So you like OSGi bundles for their ability to help you enforce modularisation and/or create an easily extensible system.
You also like Scala and think SBT is the best build tool for your needs.
Getting hold of bundles of the latest versions of libraries isn't exactly easy. Many projects export their jars as bundles already but the majority don't and some of the bundles that do might just have a slightly broken manifest.
There have been efforts in the past to get create bundle repositories with correct OSGi manifests but unfortunately they just don't get updated enough or are already dead. See: http://ebr.springsource.com/repository/app/ and http://www.osgi.org/Repository/HomePage
So this is where sbt-osgi-felix comes in.
- Use normal SBT libraryDependencies to create bundles
- Rewrite/Create Manifests from your dependencies (using BND)
- Put the dependencies into an OSGi Bundle Repository using Apache Felix
- Validate the resolution of the bundles in the repository
- Lookup compilation/run/deployment dependencies using the Felix Bundle Repository resolver
- Run and deploy your code using the Felix launcher
Add the plugin in
addSbtPlugin("org.doolse" % "sbt-osgi-felix" % "1.0.4")
Include the settings for creating an OBR repository and resolving against it.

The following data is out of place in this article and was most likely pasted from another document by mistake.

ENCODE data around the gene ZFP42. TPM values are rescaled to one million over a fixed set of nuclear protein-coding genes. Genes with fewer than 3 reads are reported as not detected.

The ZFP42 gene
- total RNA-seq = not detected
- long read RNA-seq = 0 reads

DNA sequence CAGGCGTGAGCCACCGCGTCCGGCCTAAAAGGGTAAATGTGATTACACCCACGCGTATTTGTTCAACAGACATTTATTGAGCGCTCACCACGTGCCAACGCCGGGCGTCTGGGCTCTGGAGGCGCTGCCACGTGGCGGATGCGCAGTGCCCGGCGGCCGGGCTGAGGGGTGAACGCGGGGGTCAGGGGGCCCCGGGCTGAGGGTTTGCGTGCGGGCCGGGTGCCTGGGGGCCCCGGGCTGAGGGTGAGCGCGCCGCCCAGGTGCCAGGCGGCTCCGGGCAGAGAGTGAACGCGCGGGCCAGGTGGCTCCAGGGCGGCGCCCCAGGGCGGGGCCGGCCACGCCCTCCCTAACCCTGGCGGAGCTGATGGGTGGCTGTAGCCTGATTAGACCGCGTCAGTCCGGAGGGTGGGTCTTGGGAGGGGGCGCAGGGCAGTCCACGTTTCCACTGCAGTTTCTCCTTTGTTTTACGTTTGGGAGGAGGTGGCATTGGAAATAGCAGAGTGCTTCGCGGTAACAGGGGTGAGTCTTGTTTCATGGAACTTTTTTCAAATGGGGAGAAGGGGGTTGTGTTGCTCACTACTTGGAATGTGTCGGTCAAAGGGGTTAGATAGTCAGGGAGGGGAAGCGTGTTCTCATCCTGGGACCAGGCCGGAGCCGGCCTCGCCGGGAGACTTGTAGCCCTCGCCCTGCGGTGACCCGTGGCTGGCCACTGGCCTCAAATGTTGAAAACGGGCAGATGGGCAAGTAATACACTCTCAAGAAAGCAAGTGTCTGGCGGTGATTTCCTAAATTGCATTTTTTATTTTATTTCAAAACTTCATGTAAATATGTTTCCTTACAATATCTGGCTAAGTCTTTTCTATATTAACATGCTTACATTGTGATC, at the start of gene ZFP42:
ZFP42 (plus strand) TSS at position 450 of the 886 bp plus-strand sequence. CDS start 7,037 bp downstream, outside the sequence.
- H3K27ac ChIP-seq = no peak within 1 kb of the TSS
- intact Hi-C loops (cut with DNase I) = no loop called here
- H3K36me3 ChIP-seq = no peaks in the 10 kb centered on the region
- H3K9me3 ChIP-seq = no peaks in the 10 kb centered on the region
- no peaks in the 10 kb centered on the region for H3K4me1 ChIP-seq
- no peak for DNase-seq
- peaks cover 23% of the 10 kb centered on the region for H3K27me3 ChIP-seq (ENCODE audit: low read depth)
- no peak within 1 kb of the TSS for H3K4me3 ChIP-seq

Add your library dependencies to your build:
libraryDependencies ++= Seq( "org.elasticsearch" % "elasticsearch" % "1.2.1", "com.sonian" % "elasticsearch-zookeeper" % "1.2.0", "org.slf4j" % "slf4j-simple" % "1.7.12", "org.slf4j" % "slf4j-api" % "1.7.12", "org.slf4j" % "jcl-over-slf4j" % "1.7.12", "org.slf4j" % "log4j-over-slf4j" % "1.7.12", "org.apache.zookeeper" % "zookeeper" % "3.4.6")
Add your rewrite rules:
osgiRepositoryRules := Seq( rewrite("zookeeper", imports = "org.ieft.jgss.*,org.apache.log4j.jmx.*;resolution:=optional,*"), create("elasticsearch" | "lucene*", symbolicName = "elasticsearch", version = "1.2.1", imports = "com.vividsolutions.jts.*;resolution:=optional,org.hyperic.sigar;resolution:=optional,org.apache.regexp;resolution:=optional,*", exports = "org.apache.lucene.*,org.elasticsearch.*,org.tartarus.snowball.*"), ignoreAll("log4j", "slf4j-log4j12") )
Finally, use the felix resolver to select jars for your compile path:
osgiDependencies in Compile:= packageReqs("org.elasticsearch.client")
Rather than directly depending on the maven artifacts you define using